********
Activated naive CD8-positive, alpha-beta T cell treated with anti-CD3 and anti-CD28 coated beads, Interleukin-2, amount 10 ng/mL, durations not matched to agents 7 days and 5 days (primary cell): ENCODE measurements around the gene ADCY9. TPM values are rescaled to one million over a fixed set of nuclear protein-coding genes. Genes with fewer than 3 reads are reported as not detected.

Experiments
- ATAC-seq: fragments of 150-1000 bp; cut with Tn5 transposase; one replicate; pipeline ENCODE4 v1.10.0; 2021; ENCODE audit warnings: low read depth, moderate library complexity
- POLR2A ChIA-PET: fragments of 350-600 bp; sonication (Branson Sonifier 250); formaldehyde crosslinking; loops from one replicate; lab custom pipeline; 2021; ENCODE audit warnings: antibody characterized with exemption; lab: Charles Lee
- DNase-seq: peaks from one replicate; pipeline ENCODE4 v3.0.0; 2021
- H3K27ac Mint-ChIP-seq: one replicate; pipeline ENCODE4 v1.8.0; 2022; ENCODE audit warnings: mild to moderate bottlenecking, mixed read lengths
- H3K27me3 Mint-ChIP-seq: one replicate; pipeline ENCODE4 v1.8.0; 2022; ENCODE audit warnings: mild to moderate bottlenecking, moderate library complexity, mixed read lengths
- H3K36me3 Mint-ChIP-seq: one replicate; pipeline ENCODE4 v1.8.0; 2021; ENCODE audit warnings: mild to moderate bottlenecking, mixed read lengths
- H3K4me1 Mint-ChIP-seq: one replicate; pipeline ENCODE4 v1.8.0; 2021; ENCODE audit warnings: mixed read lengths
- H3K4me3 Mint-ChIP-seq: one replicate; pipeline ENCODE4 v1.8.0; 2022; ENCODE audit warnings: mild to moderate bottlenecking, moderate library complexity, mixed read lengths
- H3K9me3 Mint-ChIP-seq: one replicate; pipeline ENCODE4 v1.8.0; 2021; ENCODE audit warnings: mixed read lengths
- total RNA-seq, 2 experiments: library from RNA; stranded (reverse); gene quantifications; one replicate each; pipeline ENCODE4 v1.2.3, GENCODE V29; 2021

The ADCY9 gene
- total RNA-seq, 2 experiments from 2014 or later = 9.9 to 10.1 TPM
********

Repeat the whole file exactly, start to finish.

Activated naive CD8-positive, alpha-beta T cell treated with anti-CD3 and anti-CD28 coated beads, Interleukin-2, amount 10 ng/mL, durations not matched to agents 7 days and 5 days (primary cell): ENCODE measurements around the gene ADCY9. TPM values are rescaled to one million over a fixed set of nuclear protein-coding genes. Genes with fewer than 3 reads are reported as not detected.

Experiments
- ATAC-seq: fragments of 150-1000 bp; cut with Tn5 transposase; one replicate; pipeline ENCODE4 v1.10.0; 2021; ENCODE audit warnings: low read depth, moderate library complexity
- POLR2A ChIA-PET: fragments of 350-600 bp; sonication (Branson Sonifier 250); formaldehyde crosslinking; loops from one replicate; lab custom pipeline; 2021; ENCODE audit warnings: antibody characterized with exemption; lab: Charles Lee
- DNase-seq: peaks from one replicate; pipeline ENCODE4 v3.0.0; 2021
- H3K27ac Mint-ChIP-seq: one replicate; pipeline ENCODE4 v1.8.0; 2022; ENCODE audit warnings: mild to moderate bottlenecking, mixed read lengths
- H3K27me3 Mint-ChIP-seq: one replicate; pipeline ENCODE4 v1.8.0; 2022; ENCODE audit warnings: mild to moderate bottlenecking, moderate library complexity, mixed read lengths
- H3K36me3 Mint-ChIP-seq: one replicate; pipeline ENCODE4 v1.8.0; 2021; ENCODE audit warnings: mild to moderate bottlenecking, mixed read lengths
- H3K4me1 Mint-ChIP-seq: one replicate; pipeline ENCODE4 v1.8.0; 2021; ENCODE audit warnings: mixed read lengths
- H3K4me3 Mint-ChIP-seq: one replicate; pipeline ENCODE4 v1.8.0; 2022; ENCODE audit warnings: mild to moderate bottlenecking, moderate library complexity, mixed read lengths
- H3K9me3 Mint-ChIP-seq: one replicate; pipeline ENCODE4 v1.8.0; 2021; ENCODE audit warnings: mixed read lengths
- total RNA-seq, 2 experiments: library from RNA; stranded (reverse); gene quantifications; one replicate each; pipeline ENCODE4 v1.2.3, GENCODE V29; 2021

The ADCY9 gene
- total RNA-seq, 2 experiments from 2014 or later = 9.9 to 10.1 TPM